How can consumers ensure that the food that they eat was handled, prepared and stored in a safe manner while protecting themselves and their families from common foodborne illness-causing viruses and bacteria such as Salmonella, listeria and E. coli along with other contaminants?
The all-important issue of food safety is undoubtedly a lot more complex than the foodborne illness-preventing – and even life-saving – quartet of “clean, separate, cook and chill” particularly when it comes to eating out and purchasing processed and prepared foods at grocery stores.
The best method of vigilance is to keep abreast of all food recalls and alerts issued by both the U.S. Food and Drug Administration and the U.S. Department of Agriculture. FoodSafety.gov lists any active recalls and alerts posted by retailers and manufacturers. Along with seeking treatment, it’s also crucial to report any instances of food poisoning to help prevent others, particular those most susceptible such as pregnant women and the elderly, from falling ill. If you suspect food is contaminated, do not let it go unreported. Although unpleasant in the short-term, food poisoning can also lead to a variety of long-term health effects including kidney failure, nerve damage and even death – approximately 3,000 people die each year in the United States from illnesses associated with food poisoning. All and all, 128,000 annual hospital visits directly stem from foodborne illnesses.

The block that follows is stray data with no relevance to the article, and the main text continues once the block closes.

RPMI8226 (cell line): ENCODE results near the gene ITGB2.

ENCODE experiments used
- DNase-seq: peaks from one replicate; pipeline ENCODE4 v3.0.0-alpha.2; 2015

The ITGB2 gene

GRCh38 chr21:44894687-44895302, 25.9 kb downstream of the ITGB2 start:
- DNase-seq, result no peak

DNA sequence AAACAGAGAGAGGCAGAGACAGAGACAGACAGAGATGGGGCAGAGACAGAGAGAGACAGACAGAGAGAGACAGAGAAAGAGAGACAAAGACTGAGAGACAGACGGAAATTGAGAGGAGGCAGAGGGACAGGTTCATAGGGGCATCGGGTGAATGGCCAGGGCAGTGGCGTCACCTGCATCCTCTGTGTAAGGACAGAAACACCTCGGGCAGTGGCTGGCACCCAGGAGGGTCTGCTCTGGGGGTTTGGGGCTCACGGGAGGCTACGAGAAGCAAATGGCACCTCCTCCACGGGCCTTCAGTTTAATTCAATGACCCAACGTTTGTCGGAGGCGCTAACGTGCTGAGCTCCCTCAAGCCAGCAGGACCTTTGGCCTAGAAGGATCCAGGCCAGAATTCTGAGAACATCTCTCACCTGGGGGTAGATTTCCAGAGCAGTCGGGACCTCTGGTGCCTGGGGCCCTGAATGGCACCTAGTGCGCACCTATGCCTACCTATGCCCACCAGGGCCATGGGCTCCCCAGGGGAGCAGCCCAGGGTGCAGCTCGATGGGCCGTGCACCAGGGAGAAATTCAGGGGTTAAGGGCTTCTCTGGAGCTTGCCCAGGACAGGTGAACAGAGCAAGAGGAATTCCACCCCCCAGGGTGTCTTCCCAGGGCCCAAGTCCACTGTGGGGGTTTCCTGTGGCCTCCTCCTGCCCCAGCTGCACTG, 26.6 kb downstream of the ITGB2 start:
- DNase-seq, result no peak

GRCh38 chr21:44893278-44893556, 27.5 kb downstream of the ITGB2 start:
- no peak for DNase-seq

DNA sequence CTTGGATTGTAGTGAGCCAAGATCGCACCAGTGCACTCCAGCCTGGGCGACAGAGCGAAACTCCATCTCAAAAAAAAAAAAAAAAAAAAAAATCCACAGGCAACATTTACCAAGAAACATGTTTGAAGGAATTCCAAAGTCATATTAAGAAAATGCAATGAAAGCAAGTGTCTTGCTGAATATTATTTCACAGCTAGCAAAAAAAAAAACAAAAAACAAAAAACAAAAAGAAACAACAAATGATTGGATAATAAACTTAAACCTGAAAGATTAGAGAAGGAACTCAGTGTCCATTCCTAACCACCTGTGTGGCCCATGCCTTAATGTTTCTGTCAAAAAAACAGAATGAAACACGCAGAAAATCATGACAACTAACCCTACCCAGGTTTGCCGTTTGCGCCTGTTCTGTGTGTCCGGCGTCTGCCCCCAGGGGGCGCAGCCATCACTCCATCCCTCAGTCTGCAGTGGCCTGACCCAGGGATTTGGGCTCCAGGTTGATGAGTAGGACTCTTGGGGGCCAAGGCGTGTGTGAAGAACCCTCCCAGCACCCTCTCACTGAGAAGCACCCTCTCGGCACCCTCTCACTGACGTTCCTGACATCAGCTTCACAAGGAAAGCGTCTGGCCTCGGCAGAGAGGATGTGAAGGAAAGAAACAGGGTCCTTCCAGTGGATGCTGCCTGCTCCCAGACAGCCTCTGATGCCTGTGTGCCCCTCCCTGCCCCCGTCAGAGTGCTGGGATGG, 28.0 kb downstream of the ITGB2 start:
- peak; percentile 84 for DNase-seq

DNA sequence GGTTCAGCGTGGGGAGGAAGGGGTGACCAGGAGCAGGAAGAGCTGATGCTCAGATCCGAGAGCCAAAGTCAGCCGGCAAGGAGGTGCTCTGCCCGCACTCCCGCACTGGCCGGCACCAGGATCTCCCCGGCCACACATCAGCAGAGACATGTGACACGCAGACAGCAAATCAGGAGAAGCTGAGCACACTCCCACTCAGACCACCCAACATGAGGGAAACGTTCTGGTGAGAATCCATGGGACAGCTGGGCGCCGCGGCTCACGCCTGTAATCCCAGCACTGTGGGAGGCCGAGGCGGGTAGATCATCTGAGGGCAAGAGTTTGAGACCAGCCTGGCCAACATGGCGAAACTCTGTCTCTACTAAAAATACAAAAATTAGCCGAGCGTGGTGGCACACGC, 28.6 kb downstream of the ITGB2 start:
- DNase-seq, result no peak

And as mentioned, the four crucial steps of at-home food safety prevention – clean, separate, cook and chill – should be observed at all times and are particularly important during seasonal outdoor cookouts, barbecues and potlucks when basic safety precautions may be overlooked, taking a backseat to entertaining.
Reducing foodborne illness by just 1 percent, would prevent 500,000 from becoming sick each year. (Home Food Safety)